I have been feeling like a bit of a vulture – I’ll admit it. As soon as I heard about the fall of AIG, Bear Sterns, Freddie, Fannie and the others, my initial thoughts were not of concern. I simply saw opportunity. I imagined massive layoffs (read new talent on the market) and if not that, employees of those organizations likely, and understandably, would be freaked out and ready to jump ship… perhaps over to mine. It was like music to my ears, as I began thinking about what openings my firm has and how I could capitalize on all of this.
Not the warmest response, I know. But here in DC, I’ve got Freddie Mac and Fannie Mae in my backyard. And friends of mine who work at both came to me almost immediately post-takeover to talk job search tactics… so how could my mind not go there? I also started seeing a greater number of resumes from current F & F peeps applying directly to my firm. Then there were the referrals from friends of clients or friends of my friends at F & F who are reaching out to their networks to try to see what opportunities were out there for them. And I’m pretty sure that recruiting and HR pros elsewhere are hearing and seeing the same from would-be candidates at WaMu, AIG, Bear Sterns, Merrill Lynch and Lehman Brothers.
The possible exodus at each of those organizations isn’t something completely foreign – we saw the same at other giants like MCI and Enron during their tumbles, albeit under different circumstances. It make me think back though to an HR pro who used to be with MCI who once told me about the retention challenges they faced when the ship was sinking. And as I began thinking about the current crisis in those terms, I couldn’t help but to feel for the HR pros at all of those organizations. I mean, talk about retention challenges! What’s more, recruiting efforts at those companies have to be completely dysfunctional right now. Imagine you have an opening one day, a hiring freeze the next, you’re owned by a new company tomorrow or the government is swooping in to now regulate your organization… Selling that environment to a candidate? Good luck.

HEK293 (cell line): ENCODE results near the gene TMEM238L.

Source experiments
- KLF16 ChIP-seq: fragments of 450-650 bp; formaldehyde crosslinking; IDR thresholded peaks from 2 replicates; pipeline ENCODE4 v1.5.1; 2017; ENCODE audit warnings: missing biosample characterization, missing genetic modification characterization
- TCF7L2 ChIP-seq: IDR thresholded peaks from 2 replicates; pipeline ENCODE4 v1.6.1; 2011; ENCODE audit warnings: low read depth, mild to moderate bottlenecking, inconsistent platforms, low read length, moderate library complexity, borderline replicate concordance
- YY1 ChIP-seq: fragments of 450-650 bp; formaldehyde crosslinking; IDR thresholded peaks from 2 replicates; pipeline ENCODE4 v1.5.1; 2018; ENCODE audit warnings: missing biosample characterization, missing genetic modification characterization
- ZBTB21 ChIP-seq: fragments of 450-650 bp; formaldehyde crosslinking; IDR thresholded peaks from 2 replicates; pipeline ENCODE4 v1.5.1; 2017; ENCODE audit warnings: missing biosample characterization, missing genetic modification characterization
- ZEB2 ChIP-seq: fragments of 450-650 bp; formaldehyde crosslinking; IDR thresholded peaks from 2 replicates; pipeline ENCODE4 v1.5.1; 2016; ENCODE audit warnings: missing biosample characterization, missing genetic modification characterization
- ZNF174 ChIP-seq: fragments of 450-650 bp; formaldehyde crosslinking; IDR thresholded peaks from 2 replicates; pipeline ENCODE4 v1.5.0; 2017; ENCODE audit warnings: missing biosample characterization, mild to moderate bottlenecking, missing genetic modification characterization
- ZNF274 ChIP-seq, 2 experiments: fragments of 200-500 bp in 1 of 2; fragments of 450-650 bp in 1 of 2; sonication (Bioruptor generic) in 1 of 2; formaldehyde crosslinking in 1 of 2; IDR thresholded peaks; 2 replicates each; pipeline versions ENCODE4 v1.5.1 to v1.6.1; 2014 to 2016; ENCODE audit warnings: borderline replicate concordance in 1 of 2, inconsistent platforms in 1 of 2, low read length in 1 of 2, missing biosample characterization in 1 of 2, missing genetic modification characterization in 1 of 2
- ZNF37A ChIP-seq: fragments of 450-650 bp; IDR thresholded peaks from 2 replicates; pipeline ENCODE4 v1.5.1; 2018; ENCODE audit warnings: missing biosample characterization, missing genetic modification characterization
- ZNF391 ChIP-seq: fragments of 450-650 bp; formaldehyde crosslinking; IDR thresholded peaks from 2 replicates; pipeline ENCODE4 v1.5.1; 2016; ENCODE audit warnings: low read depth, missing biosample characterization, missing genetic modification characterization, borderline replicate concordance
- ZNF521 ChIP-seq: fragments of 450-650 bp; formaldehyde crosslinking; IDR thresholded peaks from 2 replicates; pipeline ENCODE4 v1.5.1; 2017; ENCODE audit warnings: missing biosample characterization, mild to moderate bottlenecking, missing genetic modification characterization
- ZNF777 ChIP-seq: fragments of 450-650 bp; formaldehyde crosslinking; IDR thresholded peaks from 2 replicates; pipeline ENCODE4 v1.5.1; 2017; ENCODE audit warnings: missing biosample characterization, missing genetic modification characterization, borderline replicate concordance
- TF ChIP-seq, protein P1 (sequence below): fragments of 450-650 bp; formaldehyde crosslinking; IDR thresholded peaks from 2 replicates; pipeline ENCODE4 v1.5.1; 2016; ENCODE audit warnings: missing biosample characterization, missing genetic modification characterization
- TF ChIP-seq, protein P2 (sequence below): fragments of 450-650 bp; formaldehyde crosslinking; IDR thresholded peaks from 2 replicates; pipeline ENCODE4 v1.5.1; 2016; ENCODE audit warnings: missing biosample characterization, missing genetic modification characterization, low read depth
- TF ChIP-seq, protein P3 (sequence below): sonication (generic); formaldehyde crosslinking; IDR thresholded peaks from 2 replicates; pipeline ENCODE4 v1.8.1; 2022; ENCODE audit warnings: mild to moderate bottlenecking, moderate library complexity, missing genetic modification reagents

The challenges of being an HR pro under those circumstances, and managing against all of that, are simply immense. No one is immune however, so even some of our fellow HR and recruiting pros at those organizations, or perhaps those who do business with them, are or will be affected too… So this vulture mentality, I have begun to recognize, probably isn’t the most appropriate response because that would only make me the equivalent of an ambulance chaser, right?
As I’ve had time to digest some of this crisis, I’ve realized that relationships and community, and doing everything in that vein, is probably the best response. For those who reach out to me, I’m happy to help. I will be as understanding as I can be of the fright they have had working for an organization that’s collapsed or is so-near collapse they’ve had to be rescued. But I’m not going to go in like a vulture and try to steal their talent. Instead, I’ll focus on using my relationships and leveraging our community to help in whatever ways I can. Dr. John Sullivan may disagree and say start raiding Wall Street… but me? I’m going a different route.
And I’m proud to say that one of FOT’s very own, William Uranga, is doing exactly this. Check out his effort to create a repository of recruiting and HR pros who are affected by this crisis and are on the market. This is exactly how we should be responding.
Jessica Lee is a VP of TA at Marriott International where she leads a team that enables the company to think big, broad and boldly about all things talent acquisition and in effect, keeps them relevant and ahead of the curve in how they attract and acquire top talent. Don’t be fooled by that fancy pants title and description though, she’s still an everyday HR gal in the trenches at the core. SPHR certified, a decade and a half into trench HR life… she can whip up a corrective action plan or source for your purple squirrel in a heartbeat.